Tuesday, November 14, 2017

The Best A cappella Songs You've Never Heard

On this blog, I usually highlight a cappella albums that I believe deserve as much attention as the latest release by Pentatonix. You can view those posts here:

I’m going to change things up a little bit and talk about specific a cappella songs that I think also deserve special mention. Why am I changing from albums to songs? The reason is simple... I’ve discovered that it’s becoming more common for a cappella groups to release small EP’s or singles. By releasing individual songs more frequently, a cappella groups can stay relevant in this ever-growing musical marketplace. To help foster that trend, here are some a cappella songs you should be listening to. (In no particular order)

The criteria for selecting these songs are as follows:

A. It has to be a song I believe the majority of blog readers have not heard yet. This eliminates songs from more popular albums like the BOCA compilations and Sing-Off winners.
B. I have to be totally obsessed with it.

1) “Real Thing” by Hive

It’s probably a good sign you like this song when you downloaded it last Wednesday and it’s already on your “top 25 most played” playlist. The ladies of Hive are clearly sending a strong "Here we are!" message. In fact, the entire production of this single, from the arrangement to the mixing, was done by female a cappella artists.

The song is a little offbeat- It’s an arrangement, written by Lisa Forkish, of the “Tune Yards,” a band I had never even heard of until last week. The song begins in a typical R&B style, but the sudden shift in the middle is enough to excite music nerds like me. Don’t judge the book by its cover- listen all the way through.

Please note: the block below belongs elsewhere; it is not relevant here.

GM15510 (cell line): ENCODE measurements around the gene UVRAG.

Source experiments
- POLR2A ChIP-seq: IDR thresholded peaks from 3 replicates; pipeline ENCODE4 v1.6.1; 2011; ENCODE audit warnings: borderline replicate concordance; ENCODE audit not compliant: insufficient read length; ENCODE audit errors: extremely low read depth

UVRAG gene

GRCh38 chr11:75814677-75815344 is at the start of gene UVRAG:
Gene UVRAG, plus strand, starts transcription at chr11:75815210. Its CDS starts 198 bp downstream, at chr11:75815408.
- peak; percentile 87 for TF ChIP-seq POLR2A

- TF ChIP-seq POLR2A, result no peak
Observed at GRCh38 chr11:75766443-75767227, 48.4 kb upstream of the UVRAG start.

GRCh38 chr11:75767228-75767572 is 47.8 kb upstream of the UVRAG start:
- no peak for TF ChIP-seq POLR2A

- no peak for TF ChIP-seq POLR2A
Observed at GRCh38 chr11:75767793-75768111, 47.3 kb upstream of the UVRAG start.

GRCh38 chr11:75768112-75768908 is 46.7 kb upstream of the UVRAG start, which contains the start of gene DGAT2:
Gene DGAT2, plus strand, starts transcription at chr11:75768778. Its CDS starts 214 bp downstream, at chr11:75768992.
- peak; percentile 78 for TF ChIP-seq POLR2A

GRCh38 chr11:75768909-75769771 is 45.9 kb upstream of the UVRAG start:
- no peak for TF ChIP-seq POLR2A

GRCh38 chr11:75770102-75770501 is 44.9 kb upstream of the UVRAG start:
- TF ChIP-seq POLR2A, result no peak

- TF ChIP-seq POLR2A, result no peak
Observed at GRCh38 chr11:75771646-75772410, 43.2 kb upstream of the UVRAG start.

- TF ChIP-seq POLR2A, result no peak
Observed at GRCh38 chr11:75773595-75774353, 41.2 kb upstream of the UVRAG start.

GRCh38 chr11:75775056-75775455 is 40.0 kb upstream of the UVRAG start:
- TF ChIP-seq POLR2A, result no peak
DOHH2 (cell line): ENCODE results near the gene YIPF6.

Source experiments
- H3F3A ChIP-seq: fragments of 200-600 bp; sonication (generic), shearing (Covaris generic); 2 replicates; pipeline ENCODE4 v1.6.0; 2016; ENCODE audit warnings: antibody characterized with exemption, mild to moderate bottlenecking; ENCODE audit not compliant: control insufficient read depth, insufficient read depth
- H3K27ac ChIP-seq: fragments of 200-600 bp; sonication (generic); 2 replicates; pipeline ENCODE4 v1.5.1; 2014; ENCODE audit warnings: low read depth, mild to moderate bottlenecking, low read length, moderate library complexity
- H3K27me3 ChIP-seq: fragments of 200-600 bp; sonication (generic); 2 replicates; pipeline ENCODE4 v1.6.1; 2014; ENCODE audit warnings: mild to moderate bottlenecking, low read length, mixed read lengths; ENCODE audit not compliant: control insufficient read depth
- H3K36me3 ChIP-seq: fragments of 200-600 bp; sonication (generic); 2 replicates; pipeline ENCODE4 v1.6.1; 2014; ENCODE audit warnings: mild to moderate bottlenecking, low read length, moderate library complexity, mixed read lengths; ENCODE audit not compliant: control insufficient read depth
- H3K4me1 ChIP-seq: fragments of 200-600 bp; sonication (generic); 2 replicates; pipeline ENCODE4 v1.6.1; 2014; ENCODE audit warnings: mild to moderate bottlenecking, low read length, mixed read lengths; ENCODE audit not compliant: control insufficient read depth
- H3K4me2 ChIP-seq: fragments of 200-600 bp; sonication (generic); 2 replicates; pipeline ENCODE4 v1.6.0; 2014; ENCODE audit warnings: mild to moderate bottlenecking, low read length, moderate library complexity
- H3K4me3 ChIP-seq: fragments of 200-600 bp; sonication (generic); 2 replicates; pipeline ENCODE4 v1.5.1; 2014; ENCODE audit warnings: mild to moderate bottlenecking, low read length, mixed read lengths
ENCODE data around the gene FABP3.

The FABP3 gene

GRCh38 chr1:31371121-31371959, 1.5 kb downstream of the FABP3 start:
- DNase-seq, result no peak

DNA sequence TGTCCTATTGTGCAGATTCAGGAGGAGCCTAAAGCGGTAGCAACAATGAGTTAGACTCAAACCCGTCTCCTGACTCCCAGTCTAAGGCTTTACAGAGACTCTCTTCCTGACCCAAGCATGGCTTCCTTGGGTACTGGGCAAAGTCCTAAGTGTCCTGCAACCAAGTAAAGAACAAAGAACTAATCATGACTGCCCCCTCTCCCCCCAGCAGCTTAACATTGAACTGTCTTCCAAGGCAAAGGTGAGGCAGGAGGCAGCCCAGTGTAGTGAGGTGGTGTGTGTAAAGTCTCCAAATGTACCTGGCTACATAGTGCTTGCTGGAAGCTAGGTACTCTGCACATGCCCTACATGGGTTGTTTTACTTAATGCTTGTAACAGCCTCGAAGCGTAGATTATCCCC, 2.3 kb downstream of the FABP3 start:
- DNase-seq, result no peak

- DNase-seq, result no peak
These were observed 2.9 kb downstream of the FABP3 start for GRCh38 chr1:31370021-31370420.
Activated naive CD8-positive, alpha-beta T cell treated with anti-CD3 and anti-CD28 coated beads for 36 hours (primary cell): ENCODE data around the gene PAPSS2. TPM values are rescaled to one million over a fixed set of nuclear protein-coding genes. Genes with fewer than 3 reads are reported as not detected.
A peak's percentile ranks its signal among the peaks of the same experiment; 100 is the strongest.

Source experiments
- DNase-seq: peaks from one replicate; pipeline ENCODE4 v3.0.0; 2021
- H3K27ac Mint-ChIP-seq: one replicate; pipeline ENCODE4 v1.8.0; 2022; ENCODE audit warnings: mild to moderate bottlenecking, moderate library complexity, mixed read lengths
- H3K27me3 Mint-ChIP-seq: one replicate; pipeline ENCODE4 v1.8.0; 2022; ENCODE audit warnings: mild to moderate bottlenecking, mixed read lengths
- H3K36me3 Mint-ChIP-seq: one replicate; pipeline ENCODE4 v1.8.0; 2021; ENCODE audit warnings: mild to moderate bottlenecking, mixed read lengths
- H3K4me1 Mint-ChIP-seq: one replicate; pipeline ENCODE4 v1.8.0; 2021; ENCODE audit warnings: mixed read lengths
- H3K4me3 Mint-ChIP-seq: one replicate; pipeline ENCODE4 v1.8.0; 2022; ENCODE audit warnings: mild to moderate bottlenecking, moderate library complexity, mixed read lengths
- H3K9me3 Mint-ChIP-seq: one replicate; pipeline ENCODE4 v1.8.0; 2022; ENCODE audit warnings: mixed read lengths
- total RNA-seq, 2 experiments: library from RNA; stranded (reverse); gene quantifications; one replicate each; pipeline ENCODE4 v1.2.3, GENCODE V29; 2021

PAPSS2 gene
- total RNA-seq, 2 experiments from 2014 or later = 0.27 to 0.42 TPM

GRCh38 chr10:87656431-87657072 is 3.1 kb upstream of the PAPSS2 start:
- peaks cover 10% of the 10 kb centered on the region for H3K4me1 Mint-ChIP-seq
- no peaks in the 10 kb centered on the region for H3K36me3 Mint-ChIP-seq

2) “Agua De Beber” by Sambaranda

About a month ago, I asked the Facebook hive mind to suggest Latin a cappella albums that I could listen to, having little-to-no idea what groups specialized in Latin music. This is how I found Sambaranda, an a cappella group from Brazil. Their cover of Jobim’s “Agua De Beber” simply rocks. Half of the entire song is in 7/4, a meter that most of us never dare to tread.

What I love most about the arrangement is the beginning loop, repeated several times throughout the recording. I use that loop as inspiration for several a cappella arrangements I’ve recently written, and I’ve mentioned the song in last week’s post about informative arrangements.

3) “Love is Just That Way” by Accent

As a massive Take 6 fan, I’ve played their albums to death. Naturally, this has led to some jazz withdrawal- It’s extremely rare that anyone is writing complex harmonies that only Take 6 can deliver.

This is why I was so happy to find Accent’s new album In This Together. Their penchant for jazz writing breathes new life into my a cappella addiction. These harmonies are probably as close to “Take 6” as any group has gotten thus far. Every song on the album is amazing, but my personal favorite is “Love is just that way.” Only a group like Accent could rock that hard and still be considered jazz.

4) “Stay” by Vocalight